As revealed by agency documents leaked by Edward Snowden, the NSA is hungry for information on the Internet. Under programs like PRISM, it taps Google, Facebook, Microsoft, Apple, and Yahoo to look at the communications of a literally unknowable number of their users. (It's classified.)
It's inherently hard to talk about how the NSA gets this information because it obtains classified orders for surveillance under the Foreign Intelligence Surveillance Act (FISA), which is administered by a secret court. Anyone who gets a FISA order is legally obliged to keep mum about it.
But Reddit, despite being one of the most popular U.S.-based social sites in the world, has never gotten a letter from a FISA court. "We have not received any," Erik Martin, the company's General Manager, told the Daily Dot.
That might be because most Reddit activity—everything that's not done by private message or in a hidden subreddit—is already out in the open, and thus needs no warrant. Or it could be because the NSA has a mandate to throw out incidental information if it's about an American, and half the site's visitors are from the U.S.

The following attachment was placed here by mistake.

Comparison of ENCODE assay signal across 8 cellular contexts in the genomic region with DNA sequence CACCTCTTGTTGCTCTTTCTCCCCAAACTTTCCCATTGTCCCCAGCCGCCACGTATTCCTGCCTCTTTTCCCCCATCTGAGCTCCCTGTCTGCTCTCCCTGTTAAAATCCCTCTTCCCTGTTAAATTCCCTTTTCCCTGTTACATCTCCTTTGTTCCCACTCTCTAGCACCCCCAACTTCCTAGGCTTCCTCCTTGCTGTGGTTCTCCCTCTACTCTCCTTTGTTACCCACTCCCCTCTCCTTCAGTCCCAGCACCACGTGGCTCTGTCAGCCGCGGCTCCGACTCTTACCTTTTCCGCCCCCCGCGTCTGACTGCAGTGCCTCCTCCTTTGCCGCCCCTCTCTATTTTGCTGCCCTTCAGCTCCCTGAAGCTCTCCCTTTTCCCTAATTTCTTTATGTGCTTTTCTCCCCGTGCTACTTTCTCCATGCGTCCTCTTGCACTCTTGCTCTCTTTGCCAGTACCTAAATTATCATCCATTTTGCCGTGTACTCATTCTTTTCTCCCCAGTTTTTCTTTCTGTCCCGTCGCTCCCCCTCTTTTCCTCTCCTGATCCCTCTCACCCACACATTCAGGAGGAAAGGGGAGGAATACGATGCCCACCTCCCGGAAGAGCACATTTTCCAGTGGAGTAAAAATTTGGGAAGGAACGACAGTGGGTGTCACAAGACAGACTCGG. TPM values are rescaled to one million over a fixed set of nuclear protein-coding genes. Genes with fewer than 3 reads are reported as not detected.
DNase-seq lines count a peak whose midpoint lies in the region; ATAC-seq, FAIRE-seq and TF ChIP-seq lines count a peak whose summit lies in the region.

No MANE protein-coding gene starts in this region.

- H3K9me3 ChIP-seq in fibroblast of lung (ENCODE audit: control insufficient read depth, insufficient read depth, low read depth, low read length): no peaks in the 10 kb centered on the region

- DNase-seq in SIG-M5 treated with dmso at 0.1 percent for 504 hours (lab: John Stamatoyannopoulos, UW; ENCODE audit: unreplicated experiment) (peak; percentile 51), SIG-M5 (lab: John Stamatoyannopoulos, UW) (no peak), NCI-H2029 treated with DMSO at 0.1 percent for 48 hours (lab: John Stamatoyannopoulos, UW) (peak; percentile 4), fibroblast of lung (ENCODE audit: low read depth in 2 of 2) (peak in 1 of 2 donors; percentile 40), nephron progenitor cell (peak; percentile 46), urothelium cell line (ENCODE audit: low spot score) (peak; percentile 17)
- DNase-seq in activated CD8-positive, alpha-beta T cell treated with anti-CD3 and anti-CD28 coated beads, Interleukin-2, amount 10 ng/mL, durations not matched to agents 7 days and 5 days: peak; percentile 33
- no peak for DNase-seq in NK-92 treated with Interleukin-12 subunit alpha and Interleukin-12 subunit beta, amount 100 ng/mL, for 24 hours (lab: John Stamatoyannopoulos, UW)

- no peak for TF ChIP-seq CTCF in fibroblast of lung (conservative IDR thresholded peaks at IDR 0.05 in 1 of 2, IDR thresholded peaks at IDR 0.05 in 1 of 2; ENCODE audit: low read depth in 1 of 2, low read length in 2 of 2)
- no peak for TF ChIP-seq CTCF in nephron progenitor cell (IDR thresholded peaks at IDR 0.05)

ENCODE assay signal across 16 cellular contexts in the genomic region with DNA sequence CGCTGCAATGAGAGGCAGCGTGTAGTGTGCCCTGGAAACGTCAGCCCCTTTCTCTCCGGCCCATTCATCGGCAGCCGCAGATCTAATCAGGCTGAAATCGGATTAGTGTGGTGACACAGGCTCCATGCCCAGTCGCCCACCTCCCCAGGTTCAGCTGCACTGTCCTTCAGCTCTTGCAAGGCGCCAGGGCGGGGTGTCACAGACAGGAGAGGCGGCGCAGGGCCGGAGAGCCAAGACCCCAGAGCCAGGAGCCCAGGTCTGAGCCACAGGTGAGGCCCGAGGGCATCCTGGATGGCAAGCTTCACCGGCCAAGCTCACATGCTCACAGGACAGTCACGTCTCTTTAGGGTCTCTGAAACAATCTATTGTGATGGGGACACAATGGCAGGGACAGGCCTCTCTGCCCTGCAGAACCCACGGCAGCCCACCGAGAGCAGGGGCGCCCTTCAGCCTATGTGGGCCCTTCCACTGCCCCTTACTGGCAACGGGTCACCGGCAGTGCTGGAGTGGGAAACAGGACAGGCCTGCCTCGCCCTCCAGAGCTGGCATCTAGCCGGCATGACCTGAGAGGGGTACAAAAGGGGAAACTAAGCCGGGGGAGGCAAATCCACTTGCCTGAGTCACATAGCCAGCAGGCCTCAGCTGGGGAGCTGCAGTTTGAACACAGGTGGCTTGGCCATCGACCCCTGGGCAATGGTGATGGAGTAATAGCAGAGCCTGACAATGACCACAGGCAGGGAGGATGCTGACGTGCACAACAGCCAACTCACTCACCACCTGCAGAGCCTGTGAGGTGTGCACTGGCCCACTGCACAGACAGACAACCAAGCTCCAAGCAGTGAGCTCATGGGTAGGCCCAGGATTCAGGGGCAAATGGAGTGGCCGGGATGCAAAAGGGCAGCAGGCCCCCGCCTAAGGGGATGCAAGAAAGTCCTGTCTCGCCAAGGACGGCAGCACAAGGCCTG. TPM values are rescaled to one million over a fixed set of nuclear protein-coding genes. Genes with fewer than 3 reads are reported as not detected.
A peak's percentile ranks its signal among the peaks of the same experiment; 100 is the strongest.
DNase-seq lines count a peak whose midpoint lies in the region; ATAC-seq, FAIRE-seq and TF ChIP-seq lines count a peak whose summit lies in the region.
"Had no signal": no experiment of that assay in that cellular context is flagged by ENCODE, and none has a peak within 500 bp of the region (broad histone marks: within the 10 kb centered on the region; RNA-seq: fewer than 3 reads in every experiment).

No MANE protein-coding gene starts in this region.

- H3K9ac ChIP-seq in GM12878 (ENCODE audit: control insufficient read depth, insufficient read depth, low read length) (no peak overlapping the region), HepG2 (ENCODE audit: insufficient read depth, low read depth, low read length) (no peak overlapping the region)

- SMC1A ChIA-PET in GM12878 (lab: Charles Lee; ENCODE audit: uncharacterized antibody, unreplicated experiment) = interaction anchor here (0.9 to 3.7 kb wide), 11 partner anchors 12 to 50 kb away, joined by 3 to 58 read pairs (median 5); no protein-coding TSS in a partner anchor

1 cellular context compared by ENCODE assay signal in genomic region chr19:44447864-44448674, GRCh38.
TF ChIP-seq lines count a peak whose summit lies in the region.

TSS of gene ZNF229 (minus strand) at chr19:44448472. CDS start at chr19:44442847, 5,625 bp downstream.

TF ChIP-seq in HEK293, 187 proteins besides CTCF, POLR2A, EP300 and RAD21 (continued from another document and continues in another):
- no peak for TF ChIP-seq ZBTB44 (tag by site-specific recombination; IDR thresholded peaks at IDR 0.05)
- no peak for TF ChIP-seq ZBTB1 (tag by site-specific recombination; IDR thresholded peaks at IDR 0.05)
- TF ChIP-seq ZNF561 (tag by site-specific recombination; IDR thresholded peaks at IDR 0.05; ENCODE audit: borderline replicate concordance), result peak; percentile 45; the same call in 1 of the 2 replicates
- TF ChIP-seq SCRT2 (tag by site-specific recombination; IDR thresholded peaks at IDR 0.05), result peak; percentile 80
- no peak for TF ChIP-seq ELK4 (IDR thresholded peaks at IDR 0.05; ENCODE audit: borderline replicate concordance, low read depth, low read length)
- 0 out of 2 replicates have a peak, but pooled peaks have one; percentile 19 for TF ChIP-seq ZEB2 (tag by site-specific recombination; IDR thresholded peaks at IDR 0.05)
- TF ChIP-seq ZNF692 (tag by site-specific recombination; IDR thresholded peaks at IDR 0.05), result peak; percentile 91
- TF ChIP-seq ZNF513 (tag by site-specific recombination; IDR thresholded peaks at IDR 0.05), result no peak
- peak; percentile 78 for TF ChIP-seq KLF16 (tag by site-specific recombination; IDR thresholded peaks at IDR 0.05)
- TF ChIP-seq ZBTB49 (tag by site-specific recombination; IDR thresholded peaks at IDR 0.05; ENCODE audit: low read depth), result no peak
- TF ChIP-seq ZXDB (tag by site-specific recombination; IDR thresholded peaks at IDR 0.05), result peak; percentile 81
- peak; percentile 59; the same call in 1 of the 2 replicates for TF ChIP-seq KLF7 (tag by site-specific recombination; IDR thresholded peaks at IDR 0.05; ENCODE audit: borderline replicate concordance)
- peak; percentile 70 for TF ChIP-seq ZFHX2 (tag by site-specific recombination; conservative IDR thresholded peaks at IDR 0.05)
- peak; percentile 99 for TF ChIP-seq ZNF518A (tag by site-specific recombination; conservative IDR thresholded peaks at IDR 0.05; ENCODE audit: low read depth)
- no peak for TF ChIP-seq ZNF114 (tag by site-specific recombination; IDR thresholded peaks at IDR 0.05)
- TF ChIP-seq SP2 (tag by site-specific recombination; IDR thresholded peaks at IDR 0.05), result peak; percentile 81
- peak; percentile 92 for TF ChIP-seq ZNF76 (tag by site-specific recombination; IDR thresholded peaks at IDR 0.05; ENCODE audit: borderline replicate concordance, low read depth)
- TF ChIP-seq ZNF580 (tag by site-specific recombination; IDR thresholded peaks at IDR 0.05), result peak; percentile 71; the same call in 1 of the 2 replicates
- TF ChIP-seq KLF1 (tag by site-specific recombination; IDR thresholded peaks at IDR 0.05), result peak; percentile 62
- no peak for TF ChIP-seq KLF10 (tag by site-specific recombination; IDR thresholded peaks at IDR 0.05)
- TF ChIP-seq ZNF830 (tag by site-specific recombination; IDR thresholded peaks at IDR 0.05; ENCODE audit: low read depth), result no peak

On June 14, the NSA allowed Facebook to become the first company to even hint at how many FISA orders it gets. It announced its total number of law enforcement requests for the second half of 2012—a catch-all figure that can include, for instance, local cops asking for leads on a missing child suspect. The company got between 9,000 and 10,000 requests, it said, referencing between 18,000 and 19,000 accounts.
However, Google, which hasn't been granted the same privilege as Facebook—presumably because they've already released their non-FISA information—criticized that move as being confusing. It has openly petitioned the NSA to share its blanket FISA numbers, so far to no avail.
At least Reddit can share, as can any American company—provided the number is zero.
Illustration by Jason Reed